Eye crosser knot
Improved Clinch knot

Once the swivel is attached to the line with one of the knots above, you’re nearly done, you just need the leader.  Use a length of 4 pound fluorocarbon fishing line for this.  The idea here is to use fishing line that is invisible to the fish, which requires that it be very very thin.  Trout see quite well and are spooked by fishing line.  Using one of the knots above, tie the leader to the hook.  Measure out between 3 and 8 feet of leader, depending on how far up from the bottom your want your bait to float. Use the following knot to create a loop on the end that will attach to the snap swivel:

Surgeon’s Loop

Attach the leader to the snap swivel, bait your hook, and you’re ready to go.  For bait, use rainbow glitter powerbait, and use just enough to cover the hook until it floats.  For a size 12 hook, this is a very small amount of bait:


For casting, I find that a sideways cast works a lot better than an overhand cast.  The goal here is to have your tackle drop to the bottom of the lake, but have your slip float remain at the top of the water.  After you cast, it is a good idea to put a small amount of tension on the advancing line right before the tackle hits the water, so that the line straightens out and the tackle doesn’t get tangled around the float.  You should see additional line go out after the tackle hits the water, showing that it is sinking to the bottom.  After the tackle hits the bottom, reel in a little bit to tighten up your line.  The bait will float up from the bottom several feet (the length of your leader) where the fish can find it. If all goes well, you can leave your tackle out indefinitely.  Unless you are dealing with unusual circumstances, it will stay put and there is no need to continually reel in and cast out.  When a fish strikes, they will be able to easily pull the line through the sinker and the slip float, so they often get themselves hooked before they ever feel any real resistance.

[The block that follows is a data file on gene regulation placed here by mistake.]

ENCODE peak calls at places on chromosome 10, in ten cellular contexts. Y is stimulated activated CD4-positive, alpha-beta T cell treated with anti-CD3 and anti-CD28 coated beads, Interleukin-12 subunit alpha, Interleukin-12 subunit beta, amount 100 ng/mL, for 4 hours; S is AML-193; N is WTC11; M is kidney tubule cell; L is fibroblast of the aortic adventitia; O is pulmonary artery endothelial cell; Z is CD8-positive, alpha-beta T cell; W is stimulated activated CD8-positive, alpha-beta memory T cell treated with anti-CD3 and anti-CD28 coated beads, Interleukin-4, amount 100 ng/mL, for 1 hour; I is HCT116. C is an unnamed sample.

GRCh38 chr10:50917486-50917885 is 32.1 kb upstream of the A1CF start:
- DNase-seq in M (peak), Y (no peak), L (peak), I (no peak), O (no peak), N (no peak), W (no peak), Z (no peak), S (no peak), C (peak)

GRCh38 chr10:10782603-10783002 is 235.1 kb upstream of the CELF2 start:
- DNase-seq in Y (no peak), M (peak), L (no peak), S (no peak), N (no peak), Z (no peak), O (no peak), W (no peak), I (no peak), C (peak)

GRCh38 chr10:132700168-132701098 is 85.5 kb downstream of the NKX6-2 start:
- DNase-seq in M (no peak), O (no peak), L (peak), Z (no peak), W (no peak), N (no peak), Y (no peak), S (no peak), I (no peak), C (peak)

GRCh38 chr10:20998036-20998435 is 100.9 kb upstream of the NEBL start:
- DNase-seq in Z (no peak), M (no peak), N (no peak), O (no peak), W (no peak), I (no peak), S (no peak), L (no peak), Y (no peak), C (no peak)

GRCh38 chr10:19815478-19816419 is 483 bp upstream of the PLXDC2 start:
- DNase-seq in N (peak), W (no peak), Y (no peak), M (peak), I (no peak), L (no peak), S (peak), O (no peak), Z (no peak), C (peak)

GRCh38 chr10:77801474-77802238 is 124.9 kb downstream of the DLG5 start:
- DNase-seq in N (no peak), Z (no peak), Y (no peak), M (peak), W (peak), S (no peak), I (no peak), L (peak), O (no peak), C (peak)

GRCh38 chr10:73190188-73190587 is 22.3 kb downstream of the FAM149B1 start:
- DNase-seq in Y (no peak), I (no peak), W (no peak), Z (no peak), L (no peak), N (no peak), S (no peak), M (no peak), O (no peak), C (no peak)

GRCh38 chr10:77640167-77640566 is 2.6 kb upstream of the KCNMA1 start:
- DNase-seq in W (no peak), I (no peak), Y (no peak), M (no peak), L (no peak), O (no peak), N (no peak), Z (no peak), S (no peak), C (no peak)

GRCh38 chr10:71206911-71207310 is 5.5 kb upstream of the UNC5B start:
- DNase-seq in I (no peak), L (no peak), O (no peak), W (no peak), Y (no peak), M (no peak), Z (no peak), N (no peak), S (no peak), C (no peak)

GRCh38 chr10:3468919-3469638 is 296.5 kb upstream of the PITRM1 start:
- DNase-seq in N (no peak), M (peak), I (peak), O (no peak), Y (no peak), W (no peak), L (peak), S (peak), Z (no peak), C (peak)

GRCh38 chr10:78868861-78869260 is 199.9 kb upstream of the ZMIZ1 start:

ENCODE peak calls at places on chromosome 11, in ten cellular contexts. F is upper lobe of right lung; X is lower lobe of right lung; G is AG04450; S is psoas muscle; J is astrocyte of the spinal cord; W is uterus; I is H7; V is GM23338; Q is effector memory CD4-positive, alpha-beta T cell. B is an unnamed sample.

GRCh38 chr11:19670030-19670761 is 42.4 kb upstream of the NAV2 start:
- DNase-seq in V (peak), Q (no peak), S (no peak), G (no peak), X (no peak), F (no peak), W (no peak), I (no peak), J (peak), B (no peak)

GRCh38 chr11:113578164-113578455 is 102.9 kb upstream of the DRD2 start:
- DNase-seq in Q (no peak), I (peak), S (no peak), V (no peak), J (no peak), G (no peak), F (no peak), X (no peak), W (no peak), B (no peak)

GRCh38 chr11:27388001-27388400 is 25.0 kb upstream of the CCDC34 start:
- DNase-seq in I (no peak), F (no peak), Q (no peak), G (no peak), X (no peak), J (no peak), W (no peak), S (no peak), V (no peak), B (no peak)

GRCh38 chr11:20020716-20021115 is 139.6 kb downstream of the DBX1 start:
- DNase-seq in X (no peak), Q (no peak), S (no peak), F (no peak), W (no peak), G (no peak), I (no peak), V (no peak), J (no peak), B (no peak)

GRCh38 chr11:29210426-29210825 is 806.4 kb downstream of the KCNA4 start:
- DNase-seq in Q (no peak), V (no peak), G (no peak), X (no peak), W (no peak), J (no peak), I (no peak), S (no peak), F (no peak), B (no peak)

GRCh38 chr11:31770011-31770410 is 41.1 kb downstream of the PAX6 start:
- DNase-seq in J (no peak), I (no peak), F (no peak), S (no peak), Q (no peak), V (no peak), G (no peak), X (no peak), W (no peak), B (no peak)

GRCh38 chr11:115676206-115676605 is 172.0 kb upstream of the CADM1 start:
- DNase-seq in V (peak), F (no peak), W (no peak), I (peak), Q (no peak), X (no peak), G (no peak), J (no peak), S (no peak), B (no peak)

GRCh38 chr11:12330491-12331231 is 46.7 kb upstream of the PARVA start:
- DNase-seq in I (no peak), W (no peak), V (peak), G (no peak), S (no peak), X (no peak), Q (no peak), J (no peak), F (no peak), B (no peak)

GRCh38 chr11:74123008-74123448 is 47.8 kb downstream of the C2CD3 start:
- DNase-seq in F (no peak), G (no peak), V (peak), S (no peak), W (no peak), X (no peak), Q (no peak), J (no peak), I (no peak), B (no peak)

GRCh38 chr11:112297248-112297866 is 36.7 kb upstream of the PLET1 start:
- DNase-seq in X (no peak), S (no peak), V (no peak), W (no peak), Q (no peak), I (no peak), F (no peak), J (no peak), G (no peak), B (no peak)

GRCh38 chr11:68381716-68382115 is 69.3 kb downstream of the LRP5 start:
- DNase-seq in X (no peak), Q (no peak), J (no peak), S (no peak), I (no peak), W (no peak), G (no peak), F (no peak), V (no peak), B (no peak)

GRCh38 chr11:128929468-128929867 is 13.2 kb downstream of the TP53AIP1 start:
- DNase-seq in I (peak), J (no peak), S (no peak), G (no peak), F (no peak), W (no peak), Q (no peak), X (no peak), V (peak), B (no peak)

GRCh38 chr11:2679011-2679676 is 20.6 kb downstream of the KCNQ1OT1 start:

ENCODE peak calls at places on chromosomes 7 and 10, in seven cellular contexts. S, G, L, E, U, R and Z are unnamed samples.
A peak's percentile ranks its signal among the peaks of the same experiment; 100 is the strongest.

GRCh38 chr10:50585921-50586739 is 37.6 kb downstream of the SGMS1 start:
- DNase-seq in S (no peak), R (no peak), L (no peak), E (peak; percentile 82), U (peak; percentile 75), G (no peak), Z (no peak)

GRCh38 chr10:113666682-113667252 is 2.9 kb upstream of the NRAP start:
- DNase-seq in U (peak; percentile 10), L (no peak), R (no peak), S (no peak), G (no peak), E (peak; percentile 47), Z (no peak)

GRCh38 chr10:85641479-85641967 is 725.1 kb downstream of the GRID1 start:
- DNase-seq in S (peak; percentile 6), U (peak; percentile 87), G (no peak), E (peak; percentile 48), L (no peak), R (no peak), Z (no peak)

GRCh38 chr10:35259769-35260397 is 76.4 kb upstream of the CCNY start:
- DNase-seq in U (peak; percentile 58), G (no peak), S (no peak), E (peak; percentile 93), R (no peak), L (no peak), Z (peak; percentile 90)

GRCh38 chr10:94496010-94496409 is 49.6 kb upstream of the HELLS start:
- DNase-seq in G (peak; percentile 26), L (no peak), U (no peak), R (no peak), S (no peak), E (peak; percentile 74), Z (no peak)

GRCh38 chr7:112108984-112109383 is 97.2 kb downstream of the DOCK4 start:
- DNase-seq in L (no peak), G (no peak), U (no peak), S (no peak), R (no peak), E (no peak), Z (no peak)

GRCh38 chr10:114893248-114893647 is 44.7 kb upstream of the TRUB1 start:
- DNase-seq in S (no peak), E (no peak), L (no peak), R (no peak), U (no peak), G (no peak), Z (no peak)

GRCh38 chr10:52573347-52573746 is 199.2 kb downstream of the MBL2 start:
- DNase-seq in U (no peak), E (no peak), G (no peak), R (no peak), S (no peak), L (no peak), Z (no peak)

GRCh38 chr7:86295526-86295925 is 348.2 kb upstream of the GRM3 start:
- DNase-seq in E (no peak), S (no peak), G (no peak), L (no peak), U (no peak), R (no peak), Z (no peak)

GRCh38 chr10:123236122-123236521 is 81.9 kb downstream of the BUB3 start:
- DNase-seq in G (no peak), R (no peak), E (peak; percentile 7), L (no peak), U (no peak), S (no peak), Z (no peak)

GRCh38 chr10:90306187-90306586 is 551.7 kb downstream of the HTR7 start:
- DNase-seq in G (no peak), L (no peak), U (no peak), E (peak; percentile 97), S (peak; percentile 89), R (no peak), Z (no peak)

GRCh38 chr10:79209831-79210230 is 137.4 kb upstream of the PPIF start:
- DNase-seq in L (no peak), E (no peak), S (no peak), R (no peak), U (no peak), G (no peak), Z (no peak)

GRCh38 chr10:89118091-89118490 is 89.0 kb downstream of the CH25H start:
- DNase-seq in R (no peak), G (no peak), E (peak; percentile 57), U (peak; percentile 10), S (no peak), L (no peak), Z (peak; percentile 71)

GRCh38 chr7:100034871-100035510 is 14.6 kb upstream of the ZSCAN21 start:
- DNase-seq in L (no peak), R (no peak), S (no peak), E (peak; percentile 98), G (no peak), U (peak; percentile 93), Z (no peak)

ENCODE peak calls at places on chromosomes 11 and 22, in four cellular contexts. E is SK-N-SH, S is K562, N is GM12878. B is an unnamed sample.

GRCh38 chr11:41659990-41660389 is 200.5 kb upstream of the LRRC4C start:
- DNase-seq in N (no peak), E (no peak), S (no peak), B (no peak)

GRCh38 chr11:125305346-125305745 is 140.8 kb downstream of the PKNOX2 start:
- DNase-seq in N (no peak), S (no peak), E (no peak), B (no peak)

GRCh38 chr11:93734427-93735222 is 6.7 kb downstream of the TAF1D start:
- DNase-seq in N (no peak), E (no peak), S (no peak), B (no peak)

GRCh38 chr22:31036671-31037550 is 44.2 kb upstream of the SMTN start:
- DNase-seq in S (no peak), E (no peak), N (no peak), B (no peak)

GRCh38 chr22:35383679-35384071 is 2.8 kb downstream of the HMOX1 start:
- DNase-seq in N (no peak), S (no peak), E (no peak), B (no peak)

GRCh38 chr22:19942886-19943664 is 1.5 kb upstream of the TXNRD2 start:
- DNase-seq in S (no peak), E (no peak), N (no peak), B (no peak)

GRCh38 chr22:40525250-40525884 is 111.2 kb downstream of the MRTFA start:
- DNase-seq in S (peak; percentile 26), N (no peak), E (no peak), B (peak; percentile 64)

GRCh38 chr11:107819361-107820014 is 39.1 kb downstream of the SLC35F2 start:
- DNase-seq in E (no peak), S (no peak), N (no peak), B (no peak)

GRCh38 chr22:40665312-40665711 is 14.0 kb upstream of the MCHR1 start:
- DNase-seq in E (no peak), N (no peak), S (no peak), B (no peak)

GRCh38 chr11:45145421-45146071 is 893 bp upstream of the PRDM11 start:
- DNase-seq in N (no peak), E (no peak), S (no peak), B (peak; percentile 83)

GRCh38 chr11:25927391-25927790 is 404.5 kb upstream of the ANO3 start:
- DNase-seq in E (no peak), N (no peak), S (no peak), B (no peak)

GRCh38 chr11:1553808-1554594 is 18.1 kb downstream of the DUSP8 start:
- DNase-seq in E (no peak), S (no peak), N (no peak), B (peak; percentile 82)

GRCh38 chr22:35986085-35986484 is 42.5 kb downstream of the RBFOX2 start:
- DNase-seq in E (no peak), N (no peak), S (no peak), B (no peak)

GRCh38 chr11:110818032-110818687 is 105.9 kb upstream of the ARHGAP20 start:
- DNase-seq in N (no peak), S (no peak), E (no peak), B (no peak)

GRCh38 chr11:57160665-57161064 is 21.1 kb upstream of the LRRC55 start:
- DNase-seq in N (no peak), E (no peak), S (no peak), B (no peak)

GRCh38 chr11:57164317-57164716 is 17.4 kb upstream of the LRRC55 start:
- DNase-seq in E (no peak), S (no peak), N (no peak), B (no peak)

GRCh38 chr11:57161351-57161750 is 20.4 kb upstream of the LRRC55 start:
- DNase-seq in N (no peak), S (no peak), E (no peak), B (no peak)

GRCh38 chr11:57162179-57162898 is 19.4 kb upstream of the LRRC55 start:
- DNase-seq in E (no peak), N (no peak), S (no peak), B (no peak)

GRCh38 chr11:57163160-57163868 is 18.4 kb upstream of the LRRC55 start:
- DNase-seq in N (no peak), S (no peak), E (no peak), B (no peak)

The float is not truly necessary, but it does a couple of things for you aside from adding weight for casting:  You can see your position in the water easily, and when a fish strikes, you’ll very often see your float move across the water or dip below the water.  I tend to watch my fishing line more than the float, though.  If you find that you are getting a lot of tangles when casting that prevent your tackle from going to the bottom, you may need to adjust the vertical position of the nut by turning it a few times.  This affects the overall balance of the tackle and can prevent problems.  After a while, you will need to change out your rig because fishing line does eventually wear out.

This rig requires a relatively low drag setting.  You have at most a four pound pull limit because of the leader, but also remember that even the best fishing knot can only handle about 90 percent of the fishing line’s rating, so figure you only get about 3 pounds of pull before your line breaks and the fish gets away. You can catch very large trout on this rig, but they’ll be able to pull your line out easily, so you’ll have to fight them for a while.

One response to “my lakeside trout fishing rig”

  1. Wonderful! It really is an ingenious thing you two have done.

    Thanks for sharing.

Leave a Reply

Your email address will not be published. Required fields are marked *

This site uses Akismet to reduce spam. Learn how your comment data is processed.